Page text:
Rosie Shelton, founder of Luna & Rose. Image supplied.
Fast fashion is the antithesis of ethical and sustainable jewellery brand Luna & Rose, who offer beautifully hand-crafted, sterling silver and gold accessories. Years of industry experience prompted Luna & Rose founder and designer Rosie Shelton to abandon wasteful habits and adopt a circular business model.
“As a designer, I saw the amount of waste that went into seasonal collections that we worked so hard to design and produce,” says Rosie. “I wanted to create a label that would be a part of the new economy that uses things, rather than uses them up.”
Since launching in 2014, the business has been operating on small-scale and closed loop production to ensure quality control and worker benefits. Any left-over product is recycled, melted for re-use in the next collection.
In furtherance of the brand’s sustainability ethos, the Luna & Rose annual ‘Golden Giveback Project runs for six weeks and allows customers to return old jewellery in exchange for a minimum $30 voucher. Between August and September 2020, Luna & Rose collected enough sterling silver to make around 130 necklaces or 215 rings, plus additional materials.
Designed by Rosie, all Luna & Rose pieces are artisan-made by silversmiths in Bali and a local Kiwi goldsmith. The 2020 gold collection follows these same principles of recycling. Resistance to commercial production means that Luna & Rose craftsmen can add their artistic mark, making each piece intrinsically unique.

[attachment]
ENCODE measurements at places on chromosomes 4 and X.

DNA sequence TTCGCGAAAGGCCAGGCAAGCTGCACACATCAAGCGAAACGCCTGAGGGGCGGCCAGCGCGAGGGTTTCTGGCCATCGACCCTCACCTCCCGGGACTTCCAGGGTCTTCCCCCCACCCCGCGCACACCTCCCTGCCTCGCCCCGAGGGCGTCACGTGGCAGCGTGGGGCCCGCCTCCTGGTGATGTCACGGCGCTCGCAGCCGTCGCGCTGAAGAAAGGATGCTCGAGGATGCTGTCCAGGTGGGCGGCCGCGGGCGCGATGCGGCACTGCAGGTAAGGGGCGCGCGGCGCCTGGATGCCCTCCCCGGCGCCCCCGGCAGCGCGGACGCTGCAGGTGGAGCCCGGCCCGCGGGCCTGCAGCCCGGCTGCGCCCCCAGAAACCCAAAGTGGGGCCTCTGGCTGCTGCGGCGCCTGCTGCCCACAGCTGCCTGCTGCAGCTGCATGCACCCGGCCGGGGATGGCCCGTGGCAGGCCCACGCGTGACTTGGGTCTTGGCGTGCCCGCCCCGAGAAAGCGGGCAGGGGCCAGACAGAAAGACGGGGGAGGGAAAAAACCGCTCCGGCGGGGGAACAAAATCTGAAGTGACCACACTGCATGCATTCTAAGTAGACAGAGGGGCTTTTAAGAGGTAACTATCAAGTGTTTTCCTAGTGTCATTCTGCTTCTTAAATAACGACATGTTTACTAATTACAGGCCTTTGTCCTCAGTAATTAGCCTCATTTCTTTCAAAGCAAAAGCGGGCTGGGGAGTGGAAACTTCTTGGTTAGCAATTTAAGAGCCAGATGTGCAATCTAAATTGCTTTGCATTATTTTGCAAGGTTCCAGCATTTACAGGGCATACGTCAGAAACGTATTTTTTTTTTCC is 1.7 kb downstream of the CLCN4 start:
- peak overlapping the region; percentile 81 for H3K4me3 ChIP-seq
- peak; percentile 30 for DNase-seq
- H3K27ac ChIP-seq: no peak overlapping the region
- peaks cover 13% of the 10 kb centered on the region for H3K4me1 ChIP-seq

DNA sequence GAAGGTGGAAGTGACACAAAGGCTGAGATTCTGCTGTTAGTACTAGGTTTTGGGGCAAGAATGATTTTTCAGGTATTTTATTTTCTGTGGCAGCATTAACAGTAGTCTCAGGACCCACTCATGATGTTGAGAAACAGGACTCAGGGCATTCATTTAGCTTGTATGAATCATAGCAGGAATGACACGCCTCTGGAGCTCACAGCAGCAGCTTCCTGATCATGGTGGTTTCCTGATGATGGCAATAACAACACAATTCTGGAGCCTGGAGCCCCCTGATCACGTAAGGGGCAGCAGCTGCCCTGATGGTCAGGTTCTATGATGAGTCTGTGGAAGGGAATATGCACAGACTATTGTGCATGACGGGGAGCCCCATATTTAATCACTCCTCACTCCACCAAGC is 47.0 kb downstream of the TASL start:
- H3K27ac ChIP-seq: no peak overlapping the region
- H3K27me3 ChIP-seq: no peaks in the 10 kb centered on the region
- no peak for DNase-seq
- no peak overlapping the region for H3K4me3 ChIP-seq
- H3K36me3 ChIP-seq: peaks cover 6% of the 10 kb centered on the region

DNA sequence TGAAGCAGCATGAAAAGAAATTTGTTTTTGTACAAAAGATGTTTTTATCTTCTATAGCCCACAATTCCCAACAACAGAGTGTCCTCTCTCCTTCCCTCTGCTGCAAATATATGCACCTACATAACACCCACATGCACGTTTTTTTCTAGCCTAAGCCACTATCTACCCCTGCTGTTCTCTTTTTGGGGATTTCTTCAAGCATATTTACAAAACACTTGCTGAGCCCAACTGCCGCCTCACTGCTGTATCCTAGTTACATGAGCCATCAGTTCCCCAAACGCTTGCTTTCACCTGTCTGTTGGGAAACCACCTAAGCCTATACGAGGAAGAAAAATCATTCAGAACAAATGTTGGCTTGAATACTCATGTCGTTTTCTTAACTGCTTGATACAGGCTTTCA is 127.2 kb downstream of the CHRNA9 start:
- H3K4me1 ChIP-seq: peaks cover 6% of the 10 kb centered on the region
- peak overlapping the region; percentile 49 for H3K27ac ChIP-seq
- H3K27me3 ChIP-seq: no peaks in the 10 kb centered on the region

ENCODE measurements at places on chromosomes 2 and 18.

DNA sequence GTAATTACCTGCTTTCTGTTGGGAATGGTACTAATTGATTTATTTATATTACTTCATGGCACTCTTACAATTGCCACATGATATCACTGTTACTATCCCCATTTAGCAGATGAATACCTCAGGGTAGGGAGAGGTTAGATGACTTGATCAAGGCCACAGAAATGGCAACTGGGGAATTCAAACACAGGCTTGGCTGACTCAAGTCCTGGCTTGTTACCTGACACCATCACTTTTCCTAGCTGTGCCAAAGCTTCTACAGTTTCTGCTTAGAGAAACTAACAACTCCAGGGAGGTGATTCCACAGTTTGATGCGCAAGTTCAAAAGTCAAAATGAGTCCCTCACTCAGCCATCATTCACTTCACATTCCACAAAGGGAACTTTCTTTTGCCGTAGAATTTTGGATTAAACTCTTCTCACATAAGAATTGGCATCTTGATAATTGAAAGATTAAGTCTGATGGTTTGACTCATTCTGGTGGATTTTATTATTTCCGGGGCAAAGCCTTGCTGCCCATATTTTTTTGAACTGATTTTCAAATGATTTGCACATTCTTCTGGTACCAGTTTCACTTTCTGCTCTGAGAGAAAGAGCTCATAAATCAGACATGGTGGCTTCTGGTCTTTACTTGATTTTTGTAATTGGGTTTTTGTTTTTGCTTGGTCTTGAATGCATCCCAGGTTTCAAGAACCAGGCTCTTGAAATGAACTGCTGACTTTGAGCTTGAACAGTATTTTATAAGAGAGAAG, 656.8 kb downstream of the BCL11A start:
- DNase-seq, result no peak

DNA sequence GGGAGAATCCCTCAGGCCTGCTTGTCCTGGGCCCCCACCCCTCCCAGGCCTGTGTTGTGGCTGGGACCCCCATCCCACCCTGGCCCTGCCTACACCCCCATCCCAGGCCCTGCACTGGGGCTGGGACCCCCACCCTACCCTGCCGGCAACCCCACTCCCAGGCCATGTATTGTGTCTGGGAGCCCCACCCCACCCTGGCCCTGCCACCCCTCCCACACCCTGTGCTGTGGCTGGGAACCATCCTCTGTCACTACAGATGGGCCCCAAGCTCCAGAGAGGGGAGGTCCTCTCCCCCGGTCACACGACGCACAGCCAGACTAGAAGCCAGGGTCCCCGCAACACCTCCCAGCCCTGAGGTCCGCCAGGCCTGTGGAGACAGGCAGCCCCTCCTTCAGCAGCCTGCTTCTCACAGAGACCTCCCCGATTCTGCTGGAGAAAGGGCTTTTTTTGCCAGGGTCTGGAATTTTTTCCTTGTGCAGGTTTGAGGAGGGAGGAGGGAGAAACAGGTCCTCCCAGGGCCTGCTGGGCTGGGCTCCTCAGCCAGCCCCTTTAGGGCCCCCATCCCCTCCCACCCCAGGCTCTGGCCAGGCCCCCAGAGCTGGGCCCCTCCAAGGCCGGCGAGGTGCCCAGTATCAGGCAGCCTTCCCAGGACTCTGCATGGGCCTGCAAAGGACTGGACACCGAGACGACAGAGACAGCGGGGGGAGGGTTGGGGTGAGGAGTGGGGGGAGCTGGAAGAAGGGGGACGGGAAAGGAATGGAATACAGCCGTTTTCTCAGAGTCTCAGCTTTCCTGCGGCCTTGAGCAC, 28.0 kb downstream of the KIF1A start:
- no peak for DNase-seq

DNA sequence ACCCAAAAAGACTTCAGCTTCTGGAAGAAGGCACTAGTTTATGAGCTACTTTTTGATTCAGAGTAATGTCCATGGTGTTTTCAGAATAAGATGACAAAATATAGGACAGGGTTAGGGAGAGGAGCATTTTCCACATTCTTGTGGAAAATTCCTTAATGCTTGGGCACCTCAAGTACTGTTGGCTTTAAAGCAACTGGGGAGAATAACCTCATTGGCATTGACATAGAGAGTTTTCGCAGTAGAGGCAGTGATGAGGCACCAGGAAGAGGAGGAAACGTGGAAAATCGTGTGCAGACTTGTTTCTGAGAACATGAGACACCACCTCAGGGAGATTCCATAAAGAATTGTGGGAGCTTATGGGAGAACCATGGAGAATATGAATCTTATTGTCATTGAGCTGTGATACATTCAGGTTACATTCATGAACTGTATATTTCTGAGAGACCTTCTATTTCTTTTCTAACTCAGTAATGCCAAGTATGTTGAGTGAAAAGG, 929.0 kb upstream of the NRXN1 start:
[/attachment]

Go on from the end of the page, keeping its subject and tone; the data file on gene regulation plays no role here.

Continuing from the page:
“Our vision is to offer a curation of sustainable, slowly made, artisan produced, fashion focused accessories to carry with you on life’s adventures for many years to come,” says Rosie.
For Luna & Rose customers, buying sustainably means knowing the environmental impact of any necklace, ring, or earring, and that generational craftsmen and artisans are nurtured along the way.
The next Golden Giveback Project is set to open March 2021 and run until mid-April 2021. For information on how you can take part, head to lalunarose.com.